What are YOUR thoughts about backpacking? What do you do of your free time when you travel?

Oh, Tasmania...

After the East Coast in November, Tasmania is my first contact with what I like to think as the "real" Australia: laid back people, wildlife, very few Frenchies...

And I'm not disappointed, I must say. There I had my first and longest helpX experience, as I spent the first 3 weeks as a helpxer in a lovely olive grove which reminded me so much of my beloved Provence. The view on Mount Roland was interestingly similar to the Sainte Victoire
Mount Roland

My dear Ste Victoire
The vineyards, the olive trees, they all made me very comfortable, made me feel at home. And then there was everything that is not Provence: the eucalyptus, strange animal noises at dawn, clear and so different sky at night, the hop hop hop of the wallabies during the long twilights. It was lovely and beautiful (and yes, both adjectives are needed here).

The other wonderful point of Tassie is the quality of its food products. The meat, the veggies, the fruits (Oh, my God, the fruits...), everything tastes absolutely great, so much so that I ate products I wouldn't usually eat in Europe, like figs, plums, avocados...

A Tasmanian car plate says "Explore the possibilities". And that's true on so many levels. Tassie is full of possibilities, of potential. But people here are so laid back that nothing ever happens. They don't have any money for anything, the federal government keeps protecting areas so nothing can be done on an industrial level. The only industry that works is electricity, but they sell so much to the mainland (or what they gladly call the big island in the North) that the electricity bill is excruciatingly high (I know that because I had to do the dishes every evening instead of using the dishwasher...)

It was also funny to see that some of the Tasmanian properties belong to expats: near the olive grove, owned by a british couple who travelled the world before settling here, a Belgium developped a chocolate factory, a German developped a salmon farm, it is a real melting pot.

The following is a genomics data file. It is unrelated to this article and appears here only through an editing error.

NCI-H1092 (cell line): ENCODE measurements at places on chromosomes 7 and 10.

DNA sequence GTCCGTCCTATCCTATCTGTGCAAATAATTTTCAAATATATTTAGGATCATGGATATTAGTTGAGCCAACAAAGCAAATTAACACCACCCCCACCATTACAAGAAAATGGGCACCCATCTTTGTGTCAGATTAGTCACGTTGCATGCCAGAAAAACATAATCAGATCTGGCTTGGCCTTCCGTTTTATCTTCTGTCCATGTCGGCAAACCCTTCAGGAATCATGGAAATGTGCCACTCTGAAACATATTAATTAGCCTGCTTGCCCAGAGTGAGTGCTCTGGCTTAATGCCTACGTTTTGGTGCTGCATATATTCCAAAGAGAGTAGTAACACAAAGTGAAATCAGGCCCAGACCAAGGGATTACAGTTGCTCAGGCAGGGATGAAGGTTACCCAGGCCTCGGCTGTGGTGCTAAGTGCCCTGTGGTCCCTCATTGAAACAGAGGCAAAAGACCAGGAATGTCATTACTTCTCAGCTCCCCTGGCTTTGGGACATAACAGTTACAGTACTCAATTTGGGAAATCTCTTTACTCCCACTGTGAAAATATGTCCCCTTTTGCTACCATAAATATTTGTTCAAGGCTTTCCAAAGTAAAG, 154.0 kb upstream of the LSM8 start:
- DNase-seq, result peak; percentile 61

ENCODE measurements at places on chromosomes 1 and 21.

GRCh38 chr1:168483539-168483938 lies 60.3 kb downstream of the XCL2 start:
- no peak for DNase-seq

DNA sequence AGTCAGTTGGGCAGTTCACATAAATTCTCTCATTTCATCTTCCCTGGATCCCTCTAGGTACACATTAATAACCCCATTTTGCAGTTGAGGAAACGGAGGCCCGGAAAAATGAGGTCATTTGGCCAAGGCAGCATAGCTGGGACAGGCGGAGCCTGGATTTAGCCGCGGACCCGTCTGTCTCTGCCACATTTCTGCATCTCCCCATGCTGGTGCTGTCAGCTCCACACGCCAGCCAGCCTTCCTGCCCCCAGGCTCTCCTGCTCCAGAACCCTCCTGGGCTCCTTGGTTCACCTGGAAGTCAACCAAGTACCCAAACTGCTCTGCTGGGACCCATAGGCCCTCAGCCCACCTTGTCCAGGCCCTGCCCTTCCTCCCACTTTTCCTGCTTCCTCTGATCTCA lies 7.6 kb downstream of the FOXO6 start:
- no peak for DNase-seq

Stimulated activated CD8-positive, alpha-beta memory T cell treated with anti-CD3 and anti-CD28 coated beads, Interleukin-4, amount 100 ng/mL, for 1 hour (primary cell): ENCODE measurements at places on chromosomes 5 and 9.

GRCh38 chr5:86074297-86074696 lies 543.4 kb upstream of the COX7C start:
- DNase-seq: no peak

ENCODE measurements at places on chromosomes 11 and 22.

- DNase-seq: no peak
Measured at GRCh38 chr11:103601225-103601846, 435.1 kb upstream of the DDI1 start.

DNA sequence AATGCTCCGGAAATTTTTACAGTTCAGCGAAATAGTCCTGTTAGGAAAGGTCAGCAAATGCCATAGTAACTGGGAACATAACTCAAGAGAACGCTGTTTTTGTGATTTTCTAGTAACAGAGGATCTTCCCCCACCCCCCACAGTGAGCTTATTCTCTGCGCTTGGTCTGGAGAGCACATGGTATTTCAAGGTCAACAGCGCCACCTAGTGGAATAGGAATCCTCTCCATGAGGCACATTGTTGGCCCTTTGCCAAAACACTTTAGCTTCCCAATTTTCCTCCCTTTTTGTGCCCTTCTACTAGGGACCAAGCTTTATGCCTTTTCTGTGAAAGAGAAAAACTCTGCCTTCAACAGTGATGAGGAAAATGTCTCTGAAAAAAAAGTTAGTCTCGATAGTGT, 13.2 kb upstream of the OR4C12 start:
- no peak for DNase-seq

At some point during the helpX experience, the lady took me to the much awaited-for Cradle Mountain Nation Park.  And then again, Tassie didn't disappoint me... it was absolutely superb. A picture will tell you more than I could:

Then, after 3 weeks of my first experience of working outdoor (where I dreamt and suddenly could see myself taking over my father's vineyard for a living), I took back the "Tourist" label and went down to Hobart to visit the city and most importantly Wineglass beach.

Hobart gave me the impression of a town desperately trying to be called Tasmanian Sydney. And if you've never heard that nickname, that's proof that it's not achieving that goal. There's not much to see in Hobart, but that's ok, because I could enjoy a laidback environment, reading in a park, walking aimlessly, preparing Japan for next month at the library. And I also went to MONA.

Boy, they tell you that MONA is an experience, like no other museum you will ever see. And that's definitely true... First of all, it's less a museum than a private collection. And the art... Well, some art pieces are masterpieces, some make you think about things, and some are plain disturbing and don't make any sense. And you can really see Old and New Art side by side in the same room, trying to figure out why the Aboriginal Shield is facing some contemporary art piece. Definitely a must-see, even if you don't like the Art, because you don't get to ask yourself why Art is Art that often.

And then there was Freycinet... The road to go there was so scenic! Clouds creeping on mountains, the sea on our right, it was really beautiful. We were so lucky that the rain only started after we've seen the Wineglass Bay (named after its dramatic whale hunting history).
still better than words
Fun fact: on the way back, we passed Break-me-neck hill and Bust-me-gall hill! True story.